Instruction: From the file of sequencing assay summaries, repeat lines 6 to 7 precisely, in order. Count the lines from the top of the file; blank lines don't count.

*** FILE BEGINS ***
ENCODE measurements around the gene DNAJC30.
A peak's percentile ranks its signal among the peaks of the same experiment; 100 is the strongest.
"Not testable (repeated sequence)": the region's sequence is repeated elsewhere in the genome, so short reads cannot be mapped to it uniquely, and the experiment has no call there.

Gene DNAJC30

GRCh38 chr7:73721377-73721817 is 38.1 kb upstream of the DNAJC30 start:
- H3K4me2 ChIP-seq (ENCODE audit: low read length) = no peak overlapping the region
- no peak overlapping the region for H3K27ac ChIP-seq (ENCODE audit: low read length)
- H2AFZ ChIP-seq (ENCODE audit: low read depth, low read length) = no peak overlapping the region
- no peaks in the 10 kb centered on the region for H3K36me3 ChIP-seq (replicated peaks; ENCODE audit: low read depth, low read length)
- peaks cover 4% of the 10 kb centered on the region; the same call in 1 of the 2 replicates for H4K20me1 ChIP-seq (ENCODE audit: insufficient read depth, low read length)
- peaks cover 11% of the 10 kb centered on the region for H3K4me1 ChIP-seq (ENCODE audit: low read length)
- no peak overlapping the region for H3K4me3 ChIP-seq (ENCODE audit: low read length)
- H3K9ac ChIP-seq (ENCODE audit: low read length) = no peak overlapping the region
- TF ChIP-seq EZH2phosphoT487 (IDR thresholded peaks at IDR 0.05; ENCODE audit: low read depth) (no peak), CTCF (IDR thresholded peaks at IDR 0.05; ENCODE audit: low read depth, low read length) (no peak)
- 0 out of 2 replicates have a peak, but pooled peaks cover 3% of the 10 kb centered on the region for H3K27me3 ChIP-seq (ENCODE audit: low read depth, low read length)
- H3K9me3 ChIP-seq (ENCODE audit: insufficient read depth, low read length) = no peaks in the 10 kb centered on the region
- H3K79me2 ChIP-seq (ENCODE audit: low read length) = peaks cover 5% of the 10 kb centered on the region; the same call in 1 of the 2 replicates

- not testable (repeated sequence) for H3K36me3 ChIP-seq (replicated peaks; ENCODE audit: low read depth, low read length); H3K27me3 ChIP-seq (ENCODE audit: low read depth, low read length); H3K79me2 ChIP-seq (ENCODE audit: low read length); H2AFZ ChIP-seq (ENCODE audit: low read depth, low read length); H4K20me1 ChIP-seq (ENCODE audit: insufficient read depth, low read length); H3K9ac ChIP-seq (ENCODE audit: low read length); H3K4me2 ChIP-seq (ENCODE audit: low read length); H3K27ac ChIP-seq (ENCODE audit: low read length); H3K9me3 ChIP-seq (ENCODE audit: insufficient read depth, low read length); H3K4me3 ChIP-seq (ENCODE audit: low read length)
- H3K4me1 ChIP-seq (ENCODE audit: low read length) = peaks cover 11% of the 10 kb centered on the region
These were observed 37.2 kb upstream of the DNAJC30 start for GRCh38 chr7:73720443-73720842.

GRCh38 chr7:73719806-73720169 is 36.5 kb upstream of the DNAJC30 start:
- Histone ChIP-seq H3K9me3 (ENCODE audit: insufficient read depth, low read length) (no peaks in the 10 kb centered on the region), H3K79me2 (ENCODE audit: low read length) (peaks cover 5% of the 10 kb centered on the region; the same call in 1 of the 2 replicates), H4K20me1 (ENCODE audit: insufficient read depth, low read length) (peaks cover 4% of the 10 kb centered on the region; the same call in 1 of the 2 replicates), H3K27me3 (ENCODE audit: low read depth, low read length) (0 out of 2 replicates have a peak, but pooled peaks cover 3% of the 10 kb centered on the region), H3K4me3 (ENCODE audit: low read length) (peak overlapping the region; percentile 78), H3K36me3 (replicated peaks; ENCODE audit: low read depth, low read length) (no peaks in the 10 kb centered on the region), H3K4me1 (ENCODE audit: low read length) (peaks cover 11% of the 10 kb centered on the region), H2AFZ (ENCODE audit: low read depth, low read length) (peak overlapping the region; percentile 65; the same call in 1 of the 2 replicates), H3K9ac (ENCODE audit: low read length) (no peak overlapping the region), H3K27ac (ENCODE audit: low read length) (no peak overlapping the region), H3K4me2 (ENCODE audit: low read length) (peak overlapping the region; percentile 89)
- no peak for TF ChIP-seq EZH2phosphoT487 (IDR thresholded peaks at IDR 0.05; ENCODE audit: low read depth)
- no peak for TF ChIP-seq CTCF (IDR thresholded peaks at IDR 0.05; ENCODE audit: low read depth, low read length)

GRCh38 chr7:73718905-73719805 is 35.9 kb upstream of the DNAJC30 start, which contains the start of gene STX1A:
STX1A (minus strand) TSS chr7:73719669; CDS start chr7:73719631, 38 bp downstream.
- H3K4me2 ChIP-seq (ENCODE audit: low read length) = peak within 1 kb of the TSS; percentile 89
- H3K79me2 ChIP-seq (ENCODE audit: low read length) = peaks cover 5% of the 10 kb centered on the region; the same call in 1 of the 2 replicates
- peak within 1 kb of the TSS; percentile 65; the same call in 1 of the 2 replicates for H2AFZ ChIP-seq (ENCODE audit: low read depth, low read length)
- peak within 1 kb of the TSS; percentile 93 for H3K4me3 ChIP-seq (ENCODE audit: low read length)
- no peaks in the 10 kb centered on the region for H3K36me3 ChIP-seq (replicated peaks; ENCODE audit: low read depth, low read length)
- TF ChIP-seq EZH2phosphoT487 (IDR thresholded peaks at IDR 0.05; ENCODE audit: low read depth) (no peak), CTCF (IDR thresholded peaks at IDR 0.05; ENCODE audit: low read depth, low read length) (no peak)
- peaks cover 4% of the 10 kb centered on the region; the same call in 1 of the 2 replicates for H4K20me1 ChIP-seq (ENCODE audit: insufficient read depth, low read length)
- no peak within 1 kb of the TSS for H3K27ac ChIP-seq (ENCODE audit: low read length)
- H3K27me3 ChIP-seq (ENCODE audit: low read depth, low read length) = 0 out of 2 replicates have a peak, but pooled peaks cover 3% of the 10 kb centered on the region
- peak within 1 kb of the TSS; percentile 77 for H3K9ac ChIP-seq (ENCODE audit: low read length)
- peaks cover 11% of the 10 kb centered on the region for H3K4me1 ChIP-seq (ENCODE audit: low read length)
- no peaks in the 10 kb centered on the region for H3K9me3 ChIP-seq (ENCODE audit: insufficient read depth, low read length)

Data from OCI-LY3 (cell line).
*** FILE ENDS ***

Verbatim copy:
- H3K4me2 ChIP-seq (ENCODE audit: low read length) = no peak overlapping the region
- no peak overlapping the region for H3K27ac ChIP-seq (ENCODE audit: low read length)